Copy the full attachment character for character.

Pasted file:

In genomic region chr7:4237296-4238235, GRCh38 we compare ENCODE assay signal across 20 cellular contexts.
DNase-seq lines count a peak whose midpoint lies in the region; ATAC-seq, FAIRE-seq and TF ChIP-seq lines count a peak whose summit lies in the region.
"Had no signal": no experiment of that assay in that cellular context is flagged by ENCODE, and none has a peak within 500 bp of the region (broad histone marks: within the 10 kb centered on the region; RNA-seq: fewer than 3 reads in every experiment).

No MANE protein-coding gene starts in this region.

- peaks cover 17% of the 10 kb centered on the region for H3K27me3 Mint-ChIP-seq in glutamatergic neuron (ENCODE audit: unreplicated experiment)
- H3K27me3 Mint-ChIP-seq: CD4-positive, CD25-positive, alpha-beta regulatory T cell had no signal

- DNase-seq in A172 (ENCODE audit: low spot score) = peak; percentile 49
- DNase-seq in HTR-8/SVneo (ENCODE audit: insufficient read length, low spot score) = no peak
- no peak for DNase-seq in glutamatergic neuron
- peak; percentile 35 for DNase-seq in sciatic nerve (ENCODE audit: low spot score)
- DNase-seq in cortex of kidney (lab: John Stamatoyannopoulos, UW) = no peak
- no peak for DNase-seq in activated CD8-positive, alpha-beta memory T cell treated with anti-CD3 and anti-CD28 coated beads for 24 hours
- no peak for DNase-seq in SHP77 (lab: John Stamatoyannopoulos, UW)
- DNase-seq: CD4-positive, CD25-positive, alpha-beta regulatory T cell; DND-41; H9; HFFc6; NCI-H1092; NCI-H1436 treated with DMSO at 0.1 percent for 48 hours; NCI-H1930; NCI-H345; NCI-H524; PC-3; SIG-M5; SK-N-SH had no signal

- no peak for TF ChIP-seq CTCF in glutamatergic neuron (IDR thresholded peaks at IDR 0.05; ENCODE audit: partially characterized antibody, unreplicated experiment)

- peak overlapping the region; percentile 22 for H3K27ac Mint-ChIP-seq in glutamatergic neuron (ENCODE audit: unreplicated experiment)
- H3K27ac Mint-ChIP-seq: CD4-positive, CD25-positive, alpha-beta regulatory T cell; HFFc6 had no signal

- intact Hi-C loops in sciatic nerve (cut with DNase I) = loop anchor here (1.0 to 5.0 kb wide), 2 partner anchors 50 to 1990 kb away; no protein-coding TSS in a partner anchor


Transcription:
In genomic region chr7:4237296-4238235, GRCh38 we compare ENCODE assay signal across 20 cellular contexts.
DNase-seq lines count a peak whose midpoint lies in the region; ATAC-seq, FAIRE-seq and TF ChIP-seq lines count a peak whose summit lies in the region.
"Had no signal": no experiment of that assay in that cellular context is flagged by ENCODE, and none has a peak within 500 bp of the region (broad histone marks: within the 10 kb centered on the region; RNA-seq: fewer than 3 reads in every experiment).

No MANE protein-coding gene starts in this region.

- peaks cover 17% of the 10 kb centered on the region for H3K27me3 Mint-ChIP-seq in glutamatergic neuron (ENCODE audit: unreplicated experiment)
- H3K27me3 Mint-ChIP-seq: CD4-positive, CD25-positive, alpha-beta regulatory T cell had no signal

- DNase-seq in A172 (ENCODE audit: low spot score) = peak; percentile 49
- DNase-seq in HTR-8/SVneo (ENCODE audit: insufficient read length, low spot score) = no peak
- no peak for DNase-seq in glutamatergic neuron
- peak; percentile 35 for DNase-seq in sciatic nerve (ENCODE audit: low spot score)
- DNase-seq in cortex of kidney (lab: John Stamatoyannopoulos, UW) = no peak
- no peak for DNase-seq in activated CD8-positive, alpha-beta memory T cell treated with anti-CD3 and anti-CD28 coated beads for 24 hours
- no peak for DNase-seq in SHP77 (lab: John Stamatoyannopoulos, UW)
- DNase-seq: CD4-positive, CD25-positive, alpha-beta regulatory T cell; DND-41; H9; HFFc6; NCI-H1092; NCI-H1436 treated with DMSO at 0.1 percent for 48 hours; NCI-H1930; NCI-H345; NCI-H524; PC-3; SIG-M5; SK-N-SH had no signal

- no peak for TF ChIP-seq CTCF in glutamatergic neuron (IDR thresholded peaks at IDR 0.05; ENCODE audit: partially characterized antibody, unreplicated experiment)

- peak overlapping the region; percentile 22 for H3K27ac Mint-ChIP-seq in glutamatergic neuron (ENCODE audit: unreplicated experiment)
- H3K27ac Mint-ChIP-seq: CD4-positive, CD25-positive, alpha-beta regulatory T cell; HFFc6 had no signal

- intact Hi-C loops in sciatic nerve (cut with DNase I) = loop anchor here (1.0 to 5.0 kb wide), 2 partner anchors 50 to 1990 kb away; no protein-coding TSS in a partner anchor